Hedeby city

Hedeby was an important Danish Viking Age trading settlement near the southern end of the Jutland Peninsula, now in the Schleswig-Flensburg district of Schleswig-Holstein, Germany. It is the most important archaeological site in Schleswig-Holstein.

In Hildegard of Bingen's 12th-century allegorical morality play Ordo Virtutum, the role of the Devil uniquely does not employ melodic singing, but is performed in a manner which Hildegard specifies as strepitus diaboli and which is often taken to mean a low and growling voice. [10] [11]

Hildegard of Bingen Medieval saint, prophetise, mystic and Doctor of Church

Hildegard of Bingen, also known as Saint Hildegard and Sibyl of the Rhine, was a German Benedictine abbess, writer, composer, philosopher, Christian mystic, visionary, and polymath. She is considered to be the founder of scientific natural history in Germany.

Ordo Virtutum is an allegorical morality play, or sacred music drama, by St. Hildegard, composed c. 1151, during the construction and relocation of her Abbey at Rupertsberg. It is the earliest morality play by more than a century, and the only Medieval musical drama to survive with an attribution for both the text and the music.

In 1966, The Who released the song "Boris the Spider", which featured death growls sung in basso profondo by bass player John Entwistle. This can be considered one of the first uses of death growl in popular music. [12]

The use of growling, "monstrous" vocals for ominous effect in rock music can be traced at least as far back as "I Put a Spell on You" by Screamin' Jay Hawkins in 1956. Mike Oldfield's "Tubular Bells, Part Two," from 1973, contains a section from 11:55 to 16:30 featuring extensive use of guttural vocals which are very close in style to the modern "death growl", however this effect was created by manipulating tape speed. [13]

In 1969 and the early 1970s, the song "21st Century Schizoid Man" by King Crimson is notable for its heavily distorted vocals sung by Greg Lake. The songs "Iron Man" by Black Sabbath and "One of These Days" by Pink Floyd both contain brief passages of ominously growled, low-pitched vocals (in both cases studio-manipulated) against a heavy background of rock riffs. Other examples are Roger Waters' screams in some Pink Floyd songs, such as "Take Up Thy Stethoscope and Walk" (1967), "Careful with That Axe, Eugene" (1968). Punk rock bands like The Clash, Stiff Little Fingers, and 999 also regularly employed gruff sounding vocals, however nothing like the death growl common in metal music today. On the other hand, the low, raspy, aggressive pitch of Lemmy from Motörhead was not unlike the growl and can be thought to presage the current style. [14] Kate Bush employed raspy guttural vocals on the track Get Out of My House from her 1982 album The Dreaming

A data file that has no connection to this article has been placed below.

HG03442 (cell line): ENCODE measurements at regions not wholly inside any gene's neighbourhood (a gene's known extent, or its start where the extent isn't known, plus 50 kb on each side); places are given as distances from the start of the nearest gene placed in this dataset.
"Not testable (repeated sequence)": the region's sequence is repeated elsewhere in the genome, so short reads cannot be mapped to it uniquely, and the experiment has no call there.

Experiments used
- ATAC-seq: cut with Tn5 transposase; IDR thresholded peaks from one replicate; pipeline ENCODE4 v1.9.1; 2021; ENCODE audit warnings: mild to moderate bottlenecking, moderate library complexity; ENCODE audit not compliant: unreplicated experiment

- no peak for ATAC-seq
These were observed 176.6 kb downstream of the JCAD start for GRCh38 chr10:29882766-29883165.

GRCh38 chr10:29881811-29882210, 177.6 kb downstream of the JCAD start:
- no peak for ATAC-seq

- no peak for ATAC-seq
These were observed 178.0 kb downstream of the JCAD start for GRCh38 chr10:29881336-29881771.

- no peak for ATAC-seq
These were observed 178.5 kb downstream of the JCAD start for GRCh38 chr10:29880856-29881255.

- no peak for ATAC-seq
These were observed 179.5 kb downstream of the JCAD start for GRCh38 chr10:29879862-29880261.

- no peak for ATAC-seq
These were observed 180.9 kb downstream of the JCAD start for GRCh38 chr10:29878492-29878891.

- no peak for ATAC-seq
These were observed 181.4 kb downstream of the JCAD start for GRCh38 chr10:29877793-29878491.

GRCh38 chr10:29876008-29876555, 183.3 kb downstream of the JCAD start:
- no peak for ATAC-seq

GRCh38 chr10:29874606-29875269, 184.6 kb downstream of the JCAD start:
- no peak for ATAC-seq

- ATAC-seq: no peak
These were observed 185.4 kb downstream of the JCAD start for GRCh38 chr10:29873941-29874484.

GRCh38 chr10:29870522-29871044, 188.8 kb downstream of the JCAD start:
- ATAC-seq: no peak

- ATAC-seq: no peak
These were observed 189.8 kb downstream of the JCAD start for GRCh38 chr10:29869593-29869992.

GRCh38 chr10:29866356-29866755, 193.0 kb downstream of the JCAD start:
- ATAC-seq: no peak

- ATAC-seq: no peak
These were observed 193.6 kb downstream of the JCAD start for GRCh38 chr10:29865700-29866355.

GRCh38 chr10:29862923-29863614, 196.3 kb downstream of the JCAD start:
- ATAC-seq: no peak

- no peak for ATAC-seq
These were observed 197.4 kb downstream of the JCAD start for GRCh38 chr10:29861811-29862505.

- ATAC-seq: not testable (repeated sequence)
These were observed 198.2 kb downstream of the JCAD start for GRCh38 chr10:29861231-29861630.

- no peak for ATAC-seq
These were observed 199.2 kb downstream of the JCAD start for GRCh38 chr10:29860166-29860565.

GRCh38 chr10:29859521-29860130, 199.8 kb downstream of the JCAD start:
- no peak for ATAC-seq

Origins in heavy metal

The advent of the growl as it is used today coincided roughly with the gradual emergence of death metal, and it is thus difficult to pinpoint a specific individual as the inventor of the technique. Different vocalists likely developed the style over time. The band Death (and its precursor Mantas) with its two vocalists—initially Kam Lee and subsequently Chuck Schuldiner—have been cited as among the first (although Schuldiner would eventually switch to a more high-pitched screeching). Possessed are also considered by some to be one of the earliest bands to employ growls, as are Necrophagia and Master. Around the same time, bands such as Hellhammer, with Tom G. Warrior on vocals, and seminal act Massacre also employed a variation of the growl. Massacre vocalist Kam Lee's growls were highly guttural, low pitched and unintelligible compared to other death metal vocalists of the mid 1980s. This influenced the British Grindcore band Napalm Death. The vocalists from Napalm Death—consecutively Nic Bullen, Lee Dorrian and Mark "Barney" Greenway—further developed the style in the late 1980s, adding more aggression and deeper guttural elements to it, while also speeding up delivery of the lyrics. Another vocalist who gradually deepened his voice into the growling used today on death metal and grindcore was Chris Barnes, original vocalist of Cannibal Corpse, in the band's video biography, he states that he wanted to sing as high as Rob Halford, but his voice was too low pitched for that. So he started trying to blend it with the other instruments, coming up with a dark and really low guttural voice that became his signature. While Chris Barnes had a low voice, Matt Harvey of Exhumed could scream very high and always used "high vocals" in their songs. Frank Mullen of technical death metal band Suffocation was renowned for his innovative form of the death growl back when Suffocation's debut album Effigy of the Forgotten was released, with some sources claiming that it was the blueprint for the modern form of death growls.

Uses in other subgenres

See also

Related Research Articles

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Vestibular fold

The vestibular fold is one of two thick folds of mucous membrane, each enclosing a narrow band of fibrous tissue, the vestibular ligament, which is attached in front to the angle of the thyroid cartilage immediately below the attachment of the epiglottis, and behind to the antero-lateral surface of the arytenoid cartilage, a short distance above the vocal process.

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References

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  2. 1 2 Sharpe-Young, Garry. Death Metal, ISBN   0-9582684-4-4
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  5. Weinstein, Deena. Heavy Metal: A Cultural Sociology. MacMillan, 1991, p. 51.
  6. Fusilli, Jim (February 1, 2006). "That's Good Enough for Me". The Wall Street Journal . Archived from the original on January 3, 2009.
  7. Ian Christe, Sound of the Beast:The Complete Headbanging History of Heavy Metal. HarperCollins, 2003, p.239.
  8. "Grunten" sloopt de stem (Growling destroys the human voice), Nederlands Dagblad, June 28, 2007 (Dutch)
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  13. "Classic Tracks : Mike Oldfield - Tubular Bells". Sound on Sound . April 2013. Retrieved 16 December 2016.
  14. "Leisure & Arts". opinionjournal.com. Archived from the original on 3 January 2009. Retrieved 29 March 2015.